Hotels Provide Rooms for Domestic Violence Survivors During Covid-19


Hotel operators have been quick to sign up and access $35 million from state governments by offering temporary accommodation for families trying to escape domestic violence during Covid-19.

A register for hotels to provide rooms was launched in New South Wales on 17 April in response to the pandemic by an industry partnership from Homelessness NSW, YFoundations and Domestic Violence NSW.

As part of the $14.3 million state initiative, women and families seeking support would get five to 30 days accommodation at one of the registered hotels.

The hotel industry was hit hard by the the Covid-19 with hotels closing and tourist bookings plummeting with travel restrictions.

However some hotels were filling the drop in bookings by providing self-isolation for quarantined arrivals, rough sleepers, front-line health workers as well as those escaping family violence.

DVNSW project coordinator Renata Field said they were overwhelmed by the response from hotel operators with hundreds of rooms becoming available to families in need.

“Obviously there's not as much business [for hotel operators] and they are generally concerned about vulnerable people during Covid-19 and want to reach out and provide options,” Field said.

“This additional accommodation coming online now will help relieve pressure points across the system in the response to women escaping domestic violence.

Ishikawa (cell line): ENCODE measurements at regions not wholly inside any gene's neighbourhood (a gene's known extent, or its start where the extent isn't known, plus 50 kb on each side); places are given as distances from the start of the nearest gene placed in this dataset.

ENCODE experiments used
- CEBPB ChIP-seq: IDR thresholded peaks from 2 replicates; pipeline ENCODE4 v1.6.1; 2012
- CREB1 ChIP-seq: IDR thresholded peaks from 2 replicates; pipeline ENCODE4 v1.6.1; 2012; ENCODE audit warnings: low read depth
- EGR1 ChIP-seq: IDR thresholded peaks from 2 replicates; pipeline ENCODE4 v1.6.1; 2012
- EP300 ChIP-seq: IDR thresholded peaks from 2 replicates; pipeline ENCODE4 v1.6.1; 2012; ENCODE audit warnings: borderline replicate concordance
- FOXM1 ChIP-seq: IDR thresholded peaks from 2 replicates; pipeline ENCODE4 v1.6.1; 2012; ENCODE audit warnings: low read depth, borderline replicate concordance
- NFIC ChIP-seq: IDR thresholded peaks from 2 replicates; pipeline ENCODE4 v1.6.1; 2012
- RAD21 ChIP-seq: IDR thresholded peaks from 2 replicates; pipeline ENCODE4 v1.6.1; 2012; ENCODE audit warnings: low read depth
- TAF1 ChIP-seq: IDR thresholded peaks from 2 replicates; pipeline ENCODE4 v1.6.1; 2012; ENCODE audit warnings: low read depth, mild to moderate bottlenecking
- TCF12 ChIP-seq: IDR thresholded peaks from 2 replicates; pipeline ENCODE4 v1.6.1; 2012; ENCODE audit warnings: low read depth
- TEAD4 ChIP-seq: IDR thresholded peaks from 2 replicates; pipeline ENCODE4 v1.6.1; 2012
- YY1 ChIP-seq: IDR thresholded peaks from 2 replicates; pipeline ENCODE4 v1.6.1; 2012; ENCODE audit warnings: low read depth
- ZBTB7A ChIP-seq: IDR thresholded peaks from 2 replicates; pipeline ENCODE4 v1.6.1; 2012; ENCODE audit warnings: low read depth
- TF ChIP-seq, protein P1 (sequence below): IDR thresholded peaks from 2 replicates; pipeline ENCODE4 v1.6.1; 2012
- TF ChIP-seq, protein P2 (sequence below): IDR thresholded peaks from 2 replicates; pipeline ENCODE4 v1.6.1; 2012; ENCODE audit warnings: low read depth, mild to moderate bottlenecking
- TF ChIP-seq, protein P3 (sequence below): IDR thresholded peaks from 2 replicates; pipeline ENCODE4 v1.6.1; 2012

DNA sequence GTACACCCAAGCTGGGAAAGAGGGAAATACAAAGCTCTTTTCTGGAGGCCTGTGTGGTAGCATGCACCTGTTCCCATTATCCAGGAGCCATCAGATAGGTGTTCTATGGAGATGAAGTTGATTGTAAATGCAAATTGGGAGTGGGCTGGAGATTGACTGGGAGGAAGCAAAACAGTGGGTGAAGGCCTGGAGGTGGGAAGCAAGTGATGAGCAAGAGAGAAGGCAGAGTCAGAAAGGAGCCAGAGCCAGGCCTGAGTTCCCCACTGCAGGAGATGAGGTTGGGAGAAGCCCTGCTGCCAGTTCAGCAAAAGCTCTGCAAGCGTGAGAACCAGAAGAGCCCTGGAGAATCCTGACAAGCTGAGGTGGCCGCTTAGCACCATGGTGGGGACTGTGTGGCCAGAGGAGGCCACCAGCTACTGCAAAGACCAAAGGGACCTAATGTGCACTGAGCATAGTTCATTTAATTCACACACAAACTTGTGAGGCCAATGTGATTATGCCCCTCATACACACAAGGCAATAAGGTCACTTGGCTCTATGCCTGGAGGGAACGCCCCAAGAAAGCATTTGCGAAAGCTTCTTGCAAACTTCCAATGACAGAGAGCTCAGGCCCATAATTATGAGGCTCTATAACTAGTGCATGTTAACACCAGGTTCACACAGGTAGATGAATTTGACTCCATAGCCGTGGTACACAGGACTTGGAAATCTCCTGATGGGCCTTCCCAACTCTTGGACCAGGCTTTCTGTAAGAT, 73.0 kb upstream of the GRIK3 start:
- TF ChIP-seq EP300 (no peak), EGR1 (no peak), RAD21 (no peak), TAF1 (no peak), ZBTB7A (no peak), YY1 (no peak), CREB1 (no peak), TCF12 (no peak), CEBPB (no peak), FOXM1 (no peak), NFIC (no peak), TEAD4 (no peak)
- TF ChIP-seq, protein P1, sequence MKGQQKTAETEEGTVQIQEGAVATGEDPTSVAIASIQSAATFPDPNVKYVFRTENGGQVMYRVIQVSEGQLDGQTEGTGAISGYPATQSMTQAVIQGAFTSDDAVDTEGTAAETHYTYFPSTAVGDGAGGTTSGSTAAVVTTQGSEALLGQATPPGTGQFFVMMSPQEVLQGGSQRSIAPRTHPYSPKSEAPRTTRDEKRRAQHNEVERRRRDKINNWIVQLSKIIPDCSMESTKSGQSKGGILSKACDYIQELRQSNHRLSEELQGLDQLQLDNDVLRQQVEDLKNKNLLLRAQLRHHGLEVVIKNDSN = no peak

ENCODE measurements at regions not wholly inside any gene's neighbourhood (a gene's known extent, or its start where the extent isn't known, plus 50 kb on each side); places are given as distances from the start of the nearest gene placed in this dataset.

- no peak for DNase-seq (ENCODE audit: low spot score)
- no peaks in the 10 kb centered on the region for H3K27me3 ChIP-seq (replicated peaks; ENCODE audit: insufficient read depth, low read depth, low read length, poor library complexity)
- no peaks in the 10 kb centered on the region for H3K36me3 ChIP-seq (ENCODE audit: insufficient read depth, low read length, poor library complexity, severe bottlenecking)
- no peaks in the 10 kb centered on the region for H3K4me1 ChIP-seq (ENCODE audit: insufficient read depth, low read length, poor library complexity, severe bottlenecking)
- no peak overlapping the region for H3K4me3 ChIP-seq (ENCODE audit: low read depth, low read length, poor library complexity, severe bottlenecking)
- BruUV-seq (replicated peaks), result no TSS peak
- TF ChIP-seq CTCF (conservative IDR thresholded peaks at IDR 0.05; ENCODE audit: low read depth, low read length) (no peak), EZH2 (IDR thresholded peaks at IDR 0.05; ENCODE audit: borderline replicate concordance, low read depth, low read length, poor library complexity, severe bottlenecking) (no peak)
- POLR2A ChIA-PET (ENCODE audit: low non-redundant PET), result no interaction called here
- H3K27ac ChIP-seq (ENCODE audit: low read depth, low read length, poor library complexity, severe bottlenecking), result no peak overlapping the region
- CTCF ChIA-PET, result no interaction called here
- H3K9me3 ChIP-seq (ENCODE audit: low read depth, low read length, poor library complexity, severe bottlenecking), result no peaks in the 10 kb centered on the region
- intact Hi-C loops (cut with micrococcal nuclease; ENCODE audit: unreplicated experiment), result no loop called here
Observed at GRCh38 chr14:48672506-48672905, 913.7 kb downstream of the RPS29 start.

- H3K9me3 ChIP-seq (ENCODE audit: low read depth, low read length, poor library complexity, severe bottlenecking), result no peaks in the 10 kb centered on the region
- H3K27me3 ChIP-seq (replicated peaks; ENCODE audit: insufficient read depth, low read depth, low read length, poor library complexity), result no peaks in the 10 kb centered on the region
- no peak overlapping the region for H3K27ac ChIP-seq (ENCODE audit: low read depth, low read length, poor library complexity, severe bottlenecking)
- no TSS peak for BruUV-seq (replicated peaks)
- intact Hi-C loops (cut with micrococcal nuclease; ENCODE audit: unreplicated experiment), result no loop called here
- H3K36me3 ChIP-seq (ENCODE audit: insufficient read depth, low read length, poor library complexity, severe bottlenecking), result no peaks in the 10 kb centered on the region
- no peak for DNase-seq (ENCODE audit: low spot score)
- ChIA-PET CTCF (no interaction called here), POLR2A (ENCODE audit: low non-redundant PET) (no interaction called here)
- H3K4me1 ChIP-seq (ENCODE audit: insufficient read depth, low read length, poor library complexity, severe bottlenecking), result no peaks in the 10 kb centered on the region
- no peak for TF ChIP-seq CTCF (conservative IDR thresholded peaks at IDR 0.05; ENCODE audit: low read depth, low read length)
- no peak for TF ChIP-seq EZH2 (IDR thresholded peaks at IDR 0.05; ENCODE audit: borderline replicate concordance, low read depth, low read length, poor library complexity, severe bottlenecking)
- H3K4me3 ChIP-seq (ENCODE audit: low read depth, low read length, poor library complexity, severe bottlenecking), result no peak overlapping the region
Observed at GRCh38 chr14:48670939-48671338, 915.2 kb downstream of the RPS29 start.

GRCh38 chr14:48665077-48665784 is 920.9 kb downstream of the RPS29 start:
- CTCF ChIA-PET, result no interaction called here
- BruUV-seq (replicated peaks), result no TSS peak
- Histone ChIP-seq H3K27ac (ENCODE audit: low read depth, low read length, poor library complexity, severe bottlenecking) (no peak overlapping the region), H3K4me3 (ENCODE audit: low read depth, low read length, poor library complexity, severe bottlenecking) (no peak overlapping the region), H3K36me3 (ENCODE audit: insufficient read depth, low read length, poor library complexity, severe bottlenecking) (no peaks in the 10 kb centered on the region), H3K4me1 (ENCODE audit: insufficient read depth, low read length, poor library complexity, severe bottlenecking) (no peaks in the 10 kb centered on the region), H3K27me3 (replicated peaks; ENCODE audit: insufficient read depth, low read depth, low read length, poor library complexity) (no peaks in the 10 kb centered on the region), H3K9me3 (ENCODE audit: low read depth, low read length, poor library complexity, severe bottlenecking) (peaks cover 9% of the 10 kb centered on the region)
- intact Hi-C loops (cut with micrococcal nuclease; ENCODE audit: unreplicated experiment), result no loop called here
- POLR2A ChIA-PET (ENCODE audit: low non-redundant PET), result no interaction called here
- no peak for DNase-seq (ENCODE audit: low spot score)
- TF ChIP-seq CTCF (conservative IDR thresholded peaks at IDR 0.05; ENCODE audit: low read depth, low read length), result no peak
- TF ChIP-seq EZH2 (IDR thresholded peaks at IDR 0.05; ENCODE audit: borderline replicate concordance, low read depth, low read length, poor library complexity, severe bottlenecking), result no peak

“As well as helping refuges and shelters that need additional accommodation to meet state health requirements for social distancing and self-isolation.”

Field said while many services had moved online the resources and vacancies had provided intensive levels of wrap-around support.

Attorney general Mark Speakman said survivors could be confident that support services and the NSW Police Force were prepared and ready to respond if they need help.

“As citizens cooperate with social distancing directions, self-isolation and quarantine, there is an associated risk that domestic and family violence will increase,” the minister for the prevention of domestic violence said.

“Victims have a right to live a life free from violence every single day. When it’s safe to do so, I urge them to contact our hard working frontline services for support.”

A $14.3 million investment will help increase the supply and flexibility of temporary accommodation across NSW, including accommodation suitable for self-isolation.

The state government also has made a $20 million commitment to help people secure stable housing in the private rental market.

In Victoria $10.4 million was on offer to help more women and children escaping family violence get access to safe accommodation and related support.

While in Queensland $1.7 million has been allocated to address crisis accommodation needs specifically for people dealing with family violence as well as a $24.7 million Covid-19 housing and homelessness response package.

The NSW crisis accommodation register is open here.

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